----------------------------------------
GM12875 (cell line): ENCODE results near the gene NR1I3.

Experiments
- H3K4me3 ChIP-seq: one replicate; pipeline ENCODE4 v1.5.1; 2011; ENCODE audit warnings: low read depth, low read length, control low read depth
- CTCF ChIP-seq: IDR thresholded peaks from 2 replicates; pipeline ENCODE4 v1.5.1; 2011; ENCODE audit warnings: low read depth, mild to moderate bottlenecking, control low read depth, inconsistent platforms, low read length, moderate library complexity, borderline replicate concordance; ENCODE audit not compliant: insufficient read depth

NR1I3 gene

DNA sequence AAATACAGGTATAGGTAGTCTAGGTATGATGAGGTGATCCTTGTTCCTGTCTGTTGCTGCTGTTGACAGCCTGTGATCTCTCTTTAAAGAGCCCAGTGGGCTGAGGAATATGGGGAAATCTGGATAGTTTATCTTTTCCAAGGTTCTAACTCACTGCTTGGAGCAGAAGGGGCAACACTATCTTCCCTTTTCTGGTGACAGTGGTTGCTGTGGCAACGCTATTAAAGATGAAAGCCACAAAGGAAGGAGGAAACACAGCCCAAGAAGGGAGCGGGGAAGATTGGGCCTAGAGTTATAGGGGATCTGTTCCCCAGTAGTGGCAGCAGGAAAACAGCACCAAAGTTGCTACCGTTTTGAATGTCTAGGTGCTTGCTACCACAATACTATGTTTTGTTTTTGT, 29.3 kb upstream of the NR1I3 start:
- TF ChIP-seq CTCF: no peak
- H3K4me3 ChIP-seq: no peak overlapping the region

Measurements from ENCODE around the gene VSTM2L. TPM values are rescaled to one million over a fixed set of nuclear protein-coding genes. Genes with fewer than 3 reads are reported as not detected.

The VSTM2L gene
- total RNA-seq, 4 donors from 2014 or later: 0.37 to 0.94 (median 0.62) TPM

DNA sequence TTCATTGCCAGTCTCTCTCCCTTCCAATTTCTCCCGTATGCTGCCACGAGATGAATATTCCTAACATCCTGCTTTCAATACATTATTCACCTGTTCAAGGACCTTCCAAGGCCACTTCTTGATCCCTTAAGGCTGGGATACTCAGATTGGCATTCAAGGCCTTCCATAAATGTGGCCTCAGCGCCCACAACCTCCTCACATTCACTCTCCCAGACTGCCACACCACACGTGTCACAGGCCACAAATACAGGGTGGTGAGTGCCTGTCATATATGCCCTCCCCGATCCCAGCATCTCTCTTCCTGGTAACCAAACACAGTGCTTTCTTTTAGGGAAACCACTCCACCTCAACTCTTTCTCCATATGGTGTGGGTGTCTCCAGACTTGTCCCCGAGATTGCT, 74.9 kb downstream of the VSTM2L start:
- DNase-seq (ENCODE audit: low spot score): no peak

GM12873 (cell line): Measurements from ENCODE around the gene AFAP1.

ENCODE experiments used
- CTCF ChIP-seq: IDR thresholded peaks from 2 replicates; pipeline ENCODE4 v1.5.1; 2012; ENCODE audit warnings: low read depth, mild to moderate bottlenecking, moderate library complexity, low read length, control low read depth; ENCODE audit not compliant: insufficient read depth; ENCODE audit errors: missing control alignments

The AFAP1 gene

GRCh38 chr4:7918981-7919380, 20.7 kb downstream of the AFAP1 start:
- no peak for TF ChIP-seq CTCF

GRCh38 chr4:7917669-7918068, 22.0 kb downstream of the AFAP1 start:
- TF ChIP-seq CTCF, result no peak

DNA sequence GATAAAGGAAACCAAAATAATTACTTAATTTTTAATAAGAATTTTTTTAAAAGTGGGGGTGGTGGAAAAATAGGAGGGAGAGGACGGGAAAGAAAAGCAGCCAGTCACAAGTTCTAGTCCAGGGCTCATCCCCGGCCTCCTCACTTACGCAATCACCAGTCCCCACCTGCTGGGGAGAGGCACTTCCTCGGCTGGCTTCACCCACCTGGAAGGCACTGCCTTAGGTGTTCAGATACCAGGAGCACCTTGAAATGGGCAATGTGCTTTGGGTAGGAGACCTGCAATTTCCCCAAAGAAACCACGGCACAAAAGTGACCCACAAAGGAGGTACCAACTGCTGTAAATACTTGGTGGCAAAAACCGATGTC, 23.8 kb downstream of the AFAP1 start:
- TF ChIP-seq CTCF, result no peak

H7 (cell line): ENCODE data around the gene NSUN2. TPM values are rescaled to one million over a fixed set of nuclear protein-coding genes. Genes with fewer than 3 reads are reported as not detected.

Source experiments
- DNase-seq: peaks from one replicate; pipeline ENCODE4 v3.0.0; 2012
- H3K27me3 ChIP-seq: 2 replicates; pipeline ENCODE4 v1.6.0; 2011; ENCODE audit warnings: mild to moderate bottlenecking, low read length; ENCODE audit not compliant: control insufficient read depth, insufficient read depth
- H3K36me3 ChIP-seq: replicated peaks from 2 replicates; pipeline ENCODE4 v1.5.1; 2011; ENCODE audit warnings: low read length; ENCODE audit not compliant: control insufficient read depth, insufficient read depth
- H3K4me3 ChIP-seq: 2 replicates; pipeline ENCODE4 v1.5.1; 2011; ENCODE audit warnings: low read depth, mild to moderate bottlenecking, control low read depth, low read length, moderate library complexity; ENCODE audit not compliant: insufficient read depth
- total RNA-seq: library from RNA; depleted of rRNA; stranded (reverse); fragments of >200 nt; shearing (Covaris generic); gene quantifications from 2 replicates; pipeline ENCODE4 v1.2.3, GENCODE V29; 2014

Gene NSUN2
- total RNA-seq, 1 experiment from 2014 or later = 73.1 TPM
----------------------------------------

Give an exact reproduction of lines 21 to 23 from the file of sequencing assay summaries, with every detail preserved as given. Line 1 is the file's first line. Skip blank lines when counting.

- TF ChIP-seq CTCF, result no peak

DNA sequence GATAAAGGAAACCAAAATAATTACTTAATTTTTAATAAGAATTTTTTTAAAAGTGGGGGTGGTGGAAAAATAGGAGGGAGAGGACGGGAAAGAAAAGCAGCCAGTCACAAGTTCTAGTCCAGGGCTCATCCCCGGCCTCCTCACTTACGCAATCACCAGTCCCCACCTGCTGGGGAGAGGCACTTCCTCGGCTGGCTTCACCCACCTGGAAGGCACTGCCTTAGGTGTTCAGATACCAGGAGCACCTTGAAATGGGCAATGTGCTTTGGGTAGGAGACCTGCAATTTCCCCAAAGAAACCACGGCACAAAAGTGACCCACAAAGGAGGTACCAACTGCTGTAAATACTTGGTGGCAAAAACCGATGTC, 23.8 kb downstream of the AFAP1 start:
- TF ChIP-seq CTCF, result no peak